Tips For Improving Efficiency
So, for those resigned to working from home as well as for those who genuinely prefer it, what can be done to improve working efficiency?
Develop a Routine
Of all the tips, this one certainly earns its place at the top of the list. Quite simply, it is the most important. You can think of it this way: in an office, there are all manner of cues and rigid schedules that enforce a routine upon you. You have to get up at the same time every morning if you want to arrive on time, lunch is at a specific hour, a certain amount of work is expected to be done by that point and, of course, the working day finishes at a specific hour too. At home, you have no such luck and must create the routine for yourself. While it should be noted that much remote working does require collaboration with others and therefore the submission of work at specific times, there is always more leeway when you work from home. And while for some it might be possible to start whenever you want, this is a false blessing.
To work effectively, you need to get up at the same time every day and arrange a series of checkpoints – breakfast, lunch, clock-off time etc. – and get into the habit of sticking to them. If you discipline yourself to finish by a certain point every day, then not only will you work more efficiently, but your working day will not stretch out into unreasonable hours.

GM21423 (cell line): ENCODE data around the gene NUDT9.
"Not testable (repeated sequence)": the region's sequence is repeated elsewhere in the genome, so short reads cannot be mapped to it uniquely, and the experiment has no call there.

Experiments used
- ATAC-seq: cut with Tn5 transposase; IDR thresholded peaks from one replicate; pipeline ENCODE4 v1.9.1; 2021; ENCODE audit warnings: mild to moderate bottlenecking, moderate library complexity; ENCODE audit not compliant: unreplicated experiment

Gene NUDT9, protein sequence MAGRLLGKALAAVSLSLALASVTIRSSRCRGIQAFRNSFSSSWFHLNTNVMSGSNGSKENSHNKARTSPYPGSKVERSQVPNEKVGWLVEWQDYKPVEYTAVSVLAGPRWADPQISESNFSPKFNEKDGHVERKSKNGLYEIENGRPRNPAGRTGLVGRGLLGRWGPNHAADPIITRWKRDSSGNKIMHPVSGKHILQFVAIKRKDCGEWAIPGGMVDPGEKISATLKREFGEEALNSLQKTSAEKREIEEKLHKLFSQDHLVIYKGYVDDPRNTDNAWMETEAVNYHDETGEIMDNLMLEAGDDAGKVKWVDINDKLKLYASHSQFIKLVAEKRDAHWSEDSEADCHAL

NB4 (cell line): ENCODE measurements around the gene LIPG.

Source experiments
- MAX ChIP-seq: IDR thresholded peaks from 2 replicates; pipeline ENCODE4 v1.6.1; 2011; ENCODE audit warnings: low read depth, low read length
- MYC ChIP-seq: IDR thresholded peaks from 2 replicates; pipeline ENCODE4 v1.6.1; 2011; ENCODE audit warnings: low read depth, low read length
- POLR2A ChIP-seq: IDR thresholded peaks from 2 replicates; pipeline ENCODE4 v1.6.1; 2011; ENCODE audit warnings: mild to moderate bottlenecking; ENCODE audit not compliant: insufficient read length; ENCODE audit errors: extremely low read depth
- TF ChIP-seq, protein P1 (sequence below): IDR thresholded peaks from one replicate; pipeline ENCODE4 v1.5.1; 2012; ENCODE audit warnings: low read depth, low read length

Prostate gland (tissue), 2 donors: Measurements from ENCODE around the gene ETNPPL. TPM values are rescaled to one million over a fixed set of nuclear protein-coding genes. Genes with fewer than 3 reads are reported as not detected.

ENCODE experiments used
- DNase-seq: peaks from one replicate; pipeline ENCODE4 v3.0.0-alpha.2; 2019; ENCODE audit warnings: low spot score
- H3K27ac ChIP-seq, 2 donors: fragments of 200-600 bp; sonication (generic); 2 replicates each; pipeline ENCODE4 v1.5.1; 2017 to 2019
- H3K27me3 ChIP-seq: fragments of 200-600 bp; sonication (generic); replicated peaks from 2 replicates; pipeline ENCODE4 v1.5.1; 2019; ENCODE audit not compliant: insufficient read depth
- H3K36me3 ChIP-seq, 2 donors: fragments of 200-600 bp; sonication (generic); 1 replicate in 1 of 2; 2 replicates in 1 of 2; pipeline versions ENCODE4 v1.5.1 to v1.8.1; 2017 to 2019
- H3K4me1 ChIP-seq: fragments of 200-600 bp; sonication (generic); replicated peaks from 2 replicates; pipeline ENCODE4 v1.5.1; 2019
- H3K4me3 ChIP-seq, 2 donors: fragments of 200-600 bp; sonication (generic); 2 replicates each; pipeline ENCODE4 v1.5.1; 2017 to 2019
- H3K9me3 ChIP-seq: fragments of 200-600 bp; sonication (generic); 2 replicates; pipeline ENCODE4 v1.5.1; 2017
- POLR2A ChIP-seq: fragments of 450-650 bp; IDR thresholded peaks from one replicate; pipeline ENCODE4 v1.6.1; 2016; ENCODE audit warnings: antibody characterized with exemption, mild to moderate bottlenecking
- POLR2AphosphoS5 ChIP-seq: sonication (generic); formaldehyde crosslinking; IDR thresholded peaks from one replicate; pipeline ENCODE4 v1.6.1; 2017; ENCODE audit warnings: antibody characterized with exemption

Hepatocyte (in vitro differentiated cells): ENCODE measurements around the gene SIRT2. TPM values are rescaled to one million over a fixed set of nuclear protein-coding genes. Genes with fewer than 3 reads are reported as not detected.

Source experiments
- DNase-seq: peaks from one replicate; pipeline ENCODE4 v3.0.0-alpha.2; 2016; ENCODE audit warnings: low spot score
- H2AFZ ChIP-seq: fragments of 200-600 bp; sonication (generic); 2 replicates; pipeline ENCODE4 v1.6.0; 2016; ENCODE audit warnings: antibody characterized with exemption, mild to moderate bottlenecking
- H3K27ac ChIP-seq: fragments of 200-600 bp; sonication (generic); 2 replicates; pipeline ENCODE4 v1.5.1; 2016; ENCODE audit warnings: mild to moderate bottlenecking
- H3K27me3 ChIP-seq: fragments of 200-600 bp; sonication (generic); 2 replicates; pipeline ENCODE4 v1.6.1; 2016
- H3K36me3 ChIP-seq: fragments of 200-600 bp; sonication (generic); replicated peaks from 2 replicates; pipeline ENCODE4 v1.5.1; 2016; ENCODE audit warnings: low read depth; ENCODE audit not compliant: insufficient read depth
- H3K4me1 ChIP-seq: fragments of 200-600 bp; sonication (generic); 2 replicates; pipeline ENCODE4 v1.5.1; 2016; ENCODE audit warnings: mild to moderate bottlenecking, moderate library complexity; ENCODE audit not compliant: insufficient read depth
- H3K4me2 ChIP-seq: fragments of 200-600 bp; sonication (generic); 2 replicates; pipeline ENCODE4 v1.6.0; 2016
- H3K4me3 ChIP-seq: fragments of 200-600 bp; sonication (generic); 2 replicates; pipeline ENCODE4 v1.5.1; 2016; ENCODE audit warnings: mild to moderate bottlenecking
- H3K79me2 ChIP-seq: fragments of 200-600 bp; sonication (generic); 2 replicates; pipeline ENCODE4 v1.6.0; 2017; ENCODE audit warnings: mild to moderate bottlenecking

Try to Recreate Your Commute
It might seem like a real benefit having no commute, but such a view does not consider what a commute really is. A commute is a pre-work ritual – psychologically, it prepares you for the working day. You can recreate one at home by going for a mile’s walk just before you begin your working day. That walk will take the place of your commute and get you into work mode before you even begin. Slumping out of bed and immediately logging on can lead to a sleepy, sluggish start.
Create an Actual Home Office
If you have the space, then great. But creating a home office doesn’t require you to convert a room in your home. What it does mean though is keeping your work behind a door and in one specific location, preferably not your bedroom. The psychological effect of this is that you will begin to associate the location with work and be better mentally prepared to work efficiently. For obvious reasons, it is also a great idea to keep a closed door between you and the other occupants of your home. This can significantly lessen distraction.
You might have guessed the pattern behind these few tips. Working from home is all about recreating the working environment as best you can wherever you live. This entails separating it from all the other functions that your home serves – as a place of relaxation, family time or sleep. See to this first of all, and you’ll be well on your way to becoming an efficient home worker.